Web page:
The Commissioners and their task force took the proposed budget and program cuts on the road and sought public comment. At the public meetings, the Commissioners quickly discovered that conservative-style governing was easy if it wasn’t for the pesky constituents and their varied reasonable (and unreasonable) expectations of entitlement. Parents demanded fully funded public schools with a well-rounded curriculum including music, arts and athletic programs. These demands, however, were anathema to the November conservative mandate and the task force’s “no new tax” balanced budget recommendations which necessitated a bare bones budget for the public school system.

The august task force members, however, were not assigned to make public policy recommendations - only fiscal ones. The task force members were instructed to enumerate ways to balance the county budget without raising taxes. The task force’s mission was successful. The question that remained was whether the newly-elected County Commissioners would spend their substantial political capital to carry out their mandate, keep their campaign promises and implement their task force’s recommendations.

In June, the time came for each Commissioner to make an actual decision and cast a vote on a budget with real world ramifications. Suddenly, the mission of cutting public service jobs and programs was not a mere abstract ambition. In a small community like Queen Anne’s County, public officials and constituents are not anonymous strangers – they are literally friends and neighbors with no more than one degree of separation from any other county citizen. Notwithstanding the conclusive and absolute conservative Election Day victory, the Republican panel voted to raise Queen Anne’s County property taxes rates by eight (8) cents and county income taxes by twelve percent (12%) in order to fund their first budget.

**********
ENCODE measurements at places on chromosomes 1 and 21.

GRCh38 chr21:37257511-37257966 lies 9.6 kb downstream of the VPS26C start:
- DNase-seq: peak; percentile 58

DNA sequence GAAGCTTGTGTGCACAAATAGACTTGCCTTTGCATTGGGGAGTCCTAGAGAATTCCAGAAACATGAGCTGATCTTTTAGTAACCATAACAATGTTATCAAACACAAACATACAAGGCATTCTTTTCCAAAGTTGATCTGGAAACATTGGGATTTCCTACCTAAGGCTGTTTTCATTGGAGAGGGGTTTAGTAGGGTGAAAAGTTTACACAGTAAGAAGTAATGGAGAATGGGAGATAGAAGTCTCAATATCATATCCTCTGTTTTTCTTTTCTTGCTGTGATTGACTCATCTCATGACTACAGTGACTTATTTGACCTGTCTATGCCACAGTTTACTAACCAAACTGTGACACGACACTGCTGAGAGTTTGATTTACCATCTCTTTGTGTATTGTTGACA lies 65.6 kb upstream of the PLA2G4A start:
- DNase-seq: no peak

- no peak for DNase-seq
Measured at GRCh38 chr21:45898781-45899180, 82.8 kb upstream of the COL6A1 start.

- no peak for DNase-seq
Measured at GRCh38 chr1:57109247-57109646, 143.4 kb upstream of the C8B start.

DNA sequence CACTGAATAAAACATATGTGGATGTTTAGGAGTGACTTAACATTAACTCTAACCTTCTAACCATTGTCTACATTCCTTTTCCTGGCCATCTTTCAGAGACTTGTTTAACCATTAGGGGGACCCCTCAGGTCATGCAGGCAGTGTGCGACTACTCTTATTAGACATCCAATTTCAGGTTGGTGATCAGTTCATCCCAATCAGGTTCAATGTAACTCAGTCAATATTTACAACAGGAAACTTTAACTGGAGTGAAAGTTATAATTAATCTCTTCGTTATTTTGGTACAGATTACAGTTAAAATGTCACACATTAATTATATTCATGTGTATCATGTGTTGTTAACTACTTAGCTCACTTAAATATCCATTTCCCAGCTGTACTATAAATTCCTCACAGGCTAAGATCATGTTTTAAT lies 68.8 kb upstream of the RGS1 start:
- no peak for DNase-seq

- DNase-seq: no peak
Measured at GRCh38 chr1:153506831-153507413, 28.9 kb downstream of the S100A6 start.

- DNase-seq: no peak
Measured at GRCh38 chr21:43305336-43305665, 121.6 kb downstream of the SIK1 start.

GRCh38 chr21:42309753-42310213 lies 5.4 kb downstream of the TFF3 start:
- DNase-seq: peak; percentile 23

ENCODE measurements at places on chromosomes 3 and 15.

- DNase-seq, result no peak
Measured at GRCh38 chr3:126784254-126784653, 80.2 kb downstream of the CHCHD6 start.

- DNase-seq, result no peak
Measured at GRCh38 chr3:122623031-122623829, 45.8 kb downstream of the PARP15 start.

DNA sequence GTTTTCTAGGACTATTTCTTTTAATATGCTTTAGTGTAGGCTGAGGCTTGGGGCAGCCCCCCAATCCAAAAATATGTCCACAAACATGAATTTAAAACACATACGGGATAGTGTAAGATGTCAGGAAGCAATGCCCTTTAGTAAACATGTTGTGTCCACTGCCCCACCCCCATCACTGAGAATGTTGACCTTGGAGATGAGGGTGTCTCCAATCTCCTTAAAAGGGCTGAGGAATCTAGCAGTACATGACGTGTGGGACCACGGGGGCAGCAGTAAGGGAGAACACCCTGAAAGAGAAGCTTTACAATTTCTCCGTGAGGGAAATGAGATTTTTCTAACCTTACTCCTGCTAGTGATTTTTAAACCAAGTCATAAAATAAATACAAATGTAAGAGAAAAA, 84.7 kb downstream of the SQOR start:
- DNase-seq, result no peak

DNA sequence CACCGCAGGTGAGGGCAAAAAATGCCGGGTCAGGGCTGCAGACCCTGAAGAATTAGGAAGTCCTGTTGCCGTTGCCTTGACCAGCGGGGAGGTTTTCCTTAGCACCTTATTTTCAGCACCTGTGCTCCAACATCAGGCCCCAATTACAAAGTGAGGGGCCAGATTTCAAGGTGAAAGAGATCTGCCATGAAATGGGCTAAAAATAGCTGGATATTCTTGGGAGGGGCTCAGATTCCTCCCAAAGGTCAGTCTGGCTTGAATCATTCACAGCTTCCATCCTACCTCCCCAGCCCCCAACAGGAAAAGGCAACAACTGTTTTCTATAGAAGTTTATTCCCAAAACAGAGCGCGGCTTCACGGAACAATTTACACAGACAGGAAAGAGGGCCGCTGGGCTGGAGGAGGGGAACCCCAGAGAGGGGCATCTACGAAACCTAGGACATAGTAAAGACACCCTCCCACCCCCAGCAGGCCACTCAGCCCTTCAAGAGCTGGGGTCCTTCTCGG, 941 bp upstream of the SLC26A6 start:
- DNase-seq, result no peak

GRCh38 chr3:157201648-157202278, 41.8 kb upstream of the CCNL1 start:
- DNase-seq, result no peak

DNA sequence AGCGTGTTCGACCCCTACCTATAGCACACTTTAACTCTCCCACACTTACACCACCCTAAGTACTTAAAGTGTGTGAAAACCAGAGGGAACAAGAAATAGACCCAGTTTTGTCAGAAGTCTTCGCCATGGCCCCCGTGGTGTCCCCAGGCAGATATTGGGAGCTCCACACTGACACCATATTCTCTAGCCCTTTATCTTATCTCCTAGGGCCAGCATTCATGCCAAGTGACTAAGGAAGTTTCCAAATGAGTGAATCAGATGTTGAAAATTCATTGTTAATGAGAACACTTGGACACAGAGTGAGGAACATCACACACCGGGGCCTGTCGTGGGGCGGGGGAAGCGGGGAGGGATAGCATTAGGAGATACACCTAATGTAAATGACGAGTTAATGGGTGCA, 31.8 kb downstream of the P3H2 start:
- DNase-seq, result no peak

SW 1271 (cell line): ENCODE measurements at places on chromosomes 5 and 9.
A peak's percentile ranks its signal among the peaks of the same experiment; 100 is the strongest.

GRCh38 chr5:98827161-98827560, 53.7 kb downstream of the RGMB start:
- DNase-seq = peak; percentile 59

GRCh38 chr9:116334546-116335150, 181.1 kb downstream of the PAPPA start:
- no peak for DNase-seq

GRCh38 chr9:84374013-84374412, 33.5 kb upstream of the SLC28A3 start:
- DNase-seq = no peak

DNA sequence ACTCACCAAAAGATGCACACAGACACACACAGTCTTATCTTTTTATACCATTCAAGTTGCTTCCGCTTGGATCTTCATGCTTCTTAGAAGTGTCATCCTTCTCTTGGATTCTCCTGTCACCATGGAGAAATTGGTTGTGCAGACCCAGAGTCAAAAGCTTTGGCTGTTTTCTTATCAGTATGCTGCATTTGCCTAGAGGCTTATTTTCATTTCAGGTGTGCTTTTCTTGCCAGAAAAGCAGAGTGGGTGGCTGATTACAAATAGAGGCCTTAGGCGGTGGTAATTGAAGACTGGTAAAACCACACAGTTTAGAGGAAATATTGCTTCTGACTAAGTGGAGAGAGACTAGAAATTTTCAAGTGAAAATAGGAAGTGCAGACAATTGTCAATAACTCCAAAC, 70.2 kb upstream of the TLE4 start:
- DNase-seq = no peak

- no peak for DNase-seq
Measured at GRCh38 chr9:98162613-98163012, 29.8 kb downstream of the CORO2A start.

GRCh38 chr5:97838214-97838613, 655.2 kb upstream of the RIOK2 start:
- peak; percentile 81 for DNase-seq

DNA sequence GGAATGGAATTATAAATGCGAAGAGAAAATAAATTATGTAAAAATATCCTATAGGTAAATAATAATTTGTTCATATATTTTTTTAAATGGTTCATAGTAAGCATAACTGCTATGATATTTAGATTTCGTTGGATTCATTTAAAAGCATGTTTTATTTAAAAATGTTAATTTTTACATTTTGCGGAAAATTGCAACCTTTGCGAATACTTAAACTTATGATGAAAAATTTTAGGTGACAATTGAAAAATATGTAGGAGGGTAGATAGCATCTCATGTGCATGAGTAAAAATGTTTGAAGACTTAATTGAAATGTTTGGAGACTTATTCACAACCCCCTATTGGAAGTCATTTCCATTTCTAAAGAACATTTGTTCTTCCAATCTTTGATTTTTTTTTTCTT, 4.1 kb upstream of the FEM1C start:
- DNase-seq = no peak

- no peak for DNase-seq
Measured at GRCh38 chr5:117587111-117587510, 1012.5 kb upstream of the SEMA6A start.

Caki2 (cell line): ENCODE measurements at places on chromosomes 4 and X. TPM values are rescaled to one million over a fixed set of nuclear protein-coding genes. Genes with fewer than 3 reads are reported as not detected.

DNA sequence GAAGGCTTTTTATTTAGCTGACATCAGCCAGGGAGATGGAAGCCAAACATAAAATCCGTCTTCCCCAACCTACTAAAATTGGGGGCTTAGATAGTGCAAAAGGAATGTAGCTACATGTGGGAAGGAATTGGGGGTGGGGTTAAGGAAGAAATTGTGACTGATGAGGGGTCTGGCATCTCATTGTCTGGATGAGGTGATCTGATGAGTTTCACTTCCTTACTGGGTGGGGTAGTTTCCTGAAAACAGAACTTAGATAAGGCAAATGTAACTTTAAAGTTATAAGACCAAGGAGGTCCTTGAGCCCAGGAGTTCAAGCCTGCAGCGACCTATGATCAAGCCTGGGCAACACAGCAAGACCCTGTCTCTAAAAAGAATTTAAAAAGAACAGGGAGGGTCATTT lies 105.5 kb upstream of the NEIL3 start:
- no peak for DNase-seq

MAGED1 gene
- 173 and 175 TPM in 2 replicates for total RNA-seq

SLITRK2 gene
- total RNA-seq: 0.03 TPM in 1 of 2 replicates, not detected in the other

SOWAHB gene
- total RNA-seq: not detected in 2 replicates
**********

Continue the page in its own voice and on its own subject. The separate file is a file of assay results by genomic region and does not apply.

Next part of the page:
The citizens who supported the current Commissioners prior to the election immediately reacted. According to the July 1, 2011 Star Democrat, “Jim Flaherty, president of the Taxpayer's Association of Queen Anne's County, commended county employees for their work at reducing spending, but also said that if the commissioners were ‘truly balancing the budget, then you wouldn't be coming to me and my wife, and every other taxpayer in this county, for more money.’” The stew of underlying discontent is already brewing.